In his next collection Crow (1970), Hughes embodies a crow, and in this collection there is a sudden shift in tone. The tone of the poems, the accumulation of images in the poems is very Merwinesque. Despite the tone changing, Hughes is still trying to center himself in the world, but his observations are mediated throw a crow, who is seemingly godlike and/or omnipotent, which adds to the mythmaking feel. The mythmaking is so Merwinesque, I often feel like I am reading Merwin and not Hughes, and many of the long poems, especially “The Contender,” sound and move just like Merwin’s “The Last One.”

Hughes continues his observations and world creating with a sort of celebratory tone and feel until Moortown Diary (1989) and Earth-Numb (1979). In Moortown Diary, a harshness develops, as Hughes observes the less beautiful and exposes an unsympathetic nature. In Earth-Numb he experiences the harshness of life and towns and cities. In these collections, it is as if “Pain was pulled down over his eyes like a fool’s hat. / [. . .] He could not understand what had happened. / Or what he had become” (“The Beacon: A God,” Earth-Numb, 208-9). These poems are hung with pain.

By 1986, in Flowers and Insects, he continues with his empathetic observations, but they are less cynical and more prosy. Another turn in his poetry occurs in Wolfwatching (1989), which is unlike any of his other poems, as he explores the suffering of war, especially though his father and his Uncle Walt.

In the end, I don’t know how to generalize Hughes or what poets to group him with, but he is an impersonal poet trying to become personal. I would gather to say he was influenced by the New Critics because of this impersonality, but he’s not allusive or stylistically/technically as tight as one might expect from a New Critic poet, though early on he makes good use of anapests, which almost give his poem a sense of play or fun. Early on at times, too, he feels like D. H. Lawrence in his observations and sympathies, and I think of Lawrence’s poem “Snake,” in particular. Also, early on his poems can be surreal or dreamlike.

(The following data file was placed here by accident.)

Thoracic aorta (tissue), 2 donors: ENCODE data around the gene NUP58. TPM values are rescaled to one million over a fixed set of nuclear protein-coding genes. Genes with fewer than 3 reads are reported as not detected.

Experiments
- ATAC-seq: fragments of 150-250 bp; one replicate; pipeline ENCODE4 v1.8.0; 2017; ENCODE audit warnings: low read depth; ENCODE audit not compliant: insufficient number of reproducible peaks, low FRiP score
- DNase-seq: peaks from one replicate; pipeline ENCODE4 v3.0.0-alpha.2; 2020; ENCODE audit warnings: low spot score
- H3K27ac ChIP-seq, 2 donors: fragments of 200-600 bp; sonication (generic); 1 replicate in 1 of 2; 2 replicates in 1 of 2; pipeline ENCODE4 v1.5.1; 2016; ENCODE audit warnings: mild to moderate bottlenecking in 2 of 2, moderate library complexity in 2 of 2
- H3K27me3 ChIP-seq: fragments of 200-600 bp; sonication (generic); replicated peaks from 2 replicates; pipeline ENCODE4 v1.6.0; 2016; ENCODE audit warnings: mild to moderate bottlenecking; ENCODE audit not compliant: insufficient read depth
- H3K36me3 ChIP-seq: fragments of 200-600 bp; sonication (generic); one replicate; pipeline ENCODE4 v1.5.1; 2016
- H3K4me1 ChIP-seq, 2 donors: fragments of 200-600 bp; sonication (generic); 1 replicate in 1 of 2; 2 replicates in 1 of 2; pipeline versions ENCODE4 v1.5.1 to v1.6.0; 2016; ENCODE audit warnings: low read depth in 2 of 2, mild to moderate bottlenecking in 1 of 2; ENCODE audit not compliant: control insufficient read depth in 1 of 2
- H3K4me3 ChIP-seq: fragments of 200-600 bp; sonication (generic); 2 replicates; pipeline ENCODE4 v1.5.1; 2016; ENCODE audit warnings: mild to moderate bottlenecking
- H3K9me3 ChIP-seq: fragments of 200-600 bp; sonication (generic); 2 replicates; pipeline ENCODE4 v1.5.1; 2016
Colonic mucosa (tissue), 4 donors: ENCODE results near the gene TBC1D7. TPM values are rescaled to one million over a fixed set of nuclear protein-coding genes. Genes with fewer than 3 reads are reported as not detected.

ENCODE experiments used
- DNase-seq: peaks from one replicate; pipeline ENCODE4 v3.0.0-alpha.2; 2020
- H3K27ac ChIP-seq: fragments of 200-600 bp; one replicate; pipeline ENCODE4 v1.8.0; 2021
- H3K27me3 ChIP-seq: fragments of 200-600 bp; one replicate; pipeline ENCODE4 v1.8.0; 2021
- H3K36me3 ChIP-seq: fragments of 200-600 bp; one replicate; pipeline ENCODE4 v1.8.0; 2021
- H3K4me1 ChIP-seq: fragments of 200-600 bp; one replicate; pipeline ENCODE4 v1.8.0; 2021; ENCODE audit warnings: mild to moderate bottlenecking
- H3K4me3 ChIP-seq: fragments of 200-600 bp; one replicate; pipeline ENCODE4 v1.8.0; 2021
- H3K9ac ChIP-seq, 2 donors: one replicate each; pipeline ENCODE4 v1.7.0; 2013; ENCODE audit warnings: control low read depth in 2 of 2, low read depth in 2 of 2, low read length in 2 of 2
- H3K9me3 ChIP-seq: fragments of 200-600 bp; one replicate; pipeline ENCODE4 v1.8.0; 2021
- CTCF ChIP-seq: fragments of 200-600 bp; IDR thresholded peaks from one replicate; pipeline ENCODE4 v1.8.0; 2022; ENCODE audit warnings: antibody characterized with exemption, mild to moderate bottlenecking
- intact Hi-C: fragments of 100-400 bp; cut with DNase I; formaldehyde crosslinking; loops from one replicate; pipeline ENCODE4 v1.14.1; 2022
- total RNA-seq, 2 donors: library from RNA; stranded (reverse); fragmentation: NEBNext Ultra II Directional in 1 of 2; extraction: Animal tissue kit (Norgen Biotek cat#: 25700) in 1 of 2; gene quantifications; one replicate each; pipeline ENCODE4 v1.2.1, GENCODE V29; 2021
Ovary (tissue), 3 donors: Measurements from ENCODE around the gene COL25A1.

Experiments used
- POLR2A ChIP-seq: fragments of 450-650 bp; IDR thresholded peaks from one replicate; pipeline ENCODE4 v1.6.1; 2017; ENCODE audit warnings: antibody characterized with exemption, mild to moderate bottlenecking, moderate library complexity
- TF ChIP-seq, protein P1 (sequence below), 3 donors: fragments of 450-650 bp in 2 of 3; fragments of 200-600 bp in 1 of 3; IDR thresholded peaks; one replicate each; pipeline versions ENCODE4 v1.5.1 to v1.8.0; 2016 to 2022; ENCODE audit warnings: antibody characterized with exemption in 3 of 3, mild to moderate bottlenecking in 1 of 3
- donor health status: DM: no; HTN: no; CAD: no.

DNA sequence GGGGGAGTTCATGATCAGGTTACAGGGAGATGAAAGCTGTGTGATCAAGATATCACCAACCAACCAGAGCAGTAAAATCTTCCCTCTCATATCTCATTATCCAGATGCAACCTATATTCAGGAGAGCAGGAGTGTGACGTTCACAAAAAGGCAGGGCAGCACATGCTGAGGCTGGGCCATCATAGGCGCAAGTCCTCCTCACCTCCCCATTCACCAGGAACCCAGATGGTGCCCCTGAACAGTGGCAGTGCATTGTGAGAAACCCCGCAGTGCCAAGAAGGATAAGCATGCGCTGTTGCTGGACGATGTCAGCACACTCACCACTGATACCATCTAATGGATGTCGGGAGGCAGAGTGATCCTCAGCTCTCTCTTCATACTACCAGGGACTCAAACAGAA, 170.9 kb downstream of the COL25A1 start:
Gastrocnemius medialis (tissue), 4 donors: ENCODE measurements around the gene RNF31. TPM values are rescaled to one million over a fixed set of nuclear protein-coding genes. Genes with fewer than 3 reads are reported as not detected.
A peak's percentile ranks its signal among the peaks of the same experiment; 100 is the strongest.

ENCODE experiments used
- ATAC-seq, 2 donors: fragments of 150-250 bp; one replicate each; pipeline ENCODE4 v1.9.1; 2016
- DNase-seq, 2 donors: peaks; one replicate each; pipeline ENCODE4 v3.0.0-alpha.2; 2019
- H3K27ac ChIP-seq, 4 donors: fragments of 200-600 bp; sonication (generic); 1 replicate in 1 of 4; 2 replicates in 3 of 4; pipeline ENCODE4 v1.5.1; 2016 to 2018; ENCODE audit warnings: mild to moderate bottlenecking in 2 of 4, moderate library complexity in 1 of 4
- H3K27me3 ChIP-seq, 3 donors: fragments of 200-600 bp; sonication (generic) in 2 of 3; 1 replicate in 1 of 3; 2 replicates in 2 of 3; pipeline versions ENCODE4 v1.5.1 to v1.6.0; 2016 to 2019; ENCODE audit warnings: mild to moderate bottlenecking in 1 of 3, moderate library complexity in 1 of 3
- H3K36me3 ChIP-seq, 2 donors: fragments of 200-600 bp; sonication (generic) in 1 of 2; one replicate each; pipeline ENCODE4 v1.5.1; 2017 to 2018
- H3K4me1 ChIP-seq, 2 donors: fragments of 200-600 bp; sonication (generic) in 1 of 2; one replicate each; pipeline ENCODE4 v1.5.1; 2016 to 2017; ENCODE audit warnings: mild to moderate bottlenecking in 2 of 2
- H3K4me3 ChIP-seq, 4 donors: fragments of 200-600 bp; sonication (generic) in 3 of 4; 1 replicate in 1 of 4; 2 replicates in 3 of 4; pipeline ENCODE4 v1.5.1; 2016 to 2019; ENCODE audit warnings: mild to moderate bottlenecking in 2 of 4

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26
Jul
14

Swinburne, Four Syllables, and Learning to Listen to Write

The prompt for this essay was to write a 10-15 page paper about poems, stories, or novels that influenced my writing. Below is my response.

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Algernon Charles Swinburne

“Algernon Charles Swinburne” by painting George Frederic Watts 1867.

As I thought about what poems changed my work or writing, I had to ask myself in what capacity. In the capacity of expressing myself? in the capacity of using images? being concrete and clear? in the capacity of using the line? in using etymologies? in sounds? etc. Many poems of course came to mind, such as John Donne’s Holy Sonnet #10, Edmund Spenser’s “One day I wrote her name upon the strand,” Gerard Manley Hopkins “The Windhover,” W. S. Merwin’s “The Mountain,” “The Unwritten,” “For the Anniversary of My Death,” and “The Last One.” Two essays also came to mind: Ezra Pound’s “A Retrospect,” which was really the start of everything for me, and Charles Olson’s “Projective Verse.” There were so many choices, but the more I thought about it the more I kept dwelling on Algernon Charles Swinburne and one of his poems. In fact, it was really just four syllables in this poem that I kept turning to for ten years during the 1990s. I believe these four syllables changed my writing more than any other poem. As a result, I will show how this happened and what I learned. In essence, I will show the growth of how my ears learned to listen. As a result, much of what follows will probably be common knowledge to anyone who’s been writing poems for some time, but it is still a sketch of how I learned prosody, or invented my own prosody.

I was introduced to Swinburne by way of Ezra Pound’s “Swinburne and His Biographers.” In this essay, Pound says:

Swinburne recognized poetry as an art, and as an art of verbal music. [. . .] No man who cares for his art can be deaf to the rhythms of Swinburne, deaf to their splendor, deaf also to their bathos. [. . . ] The rhythm-building faculty was in Swinburne, and was perhaps the chief part of his genius. (292-93)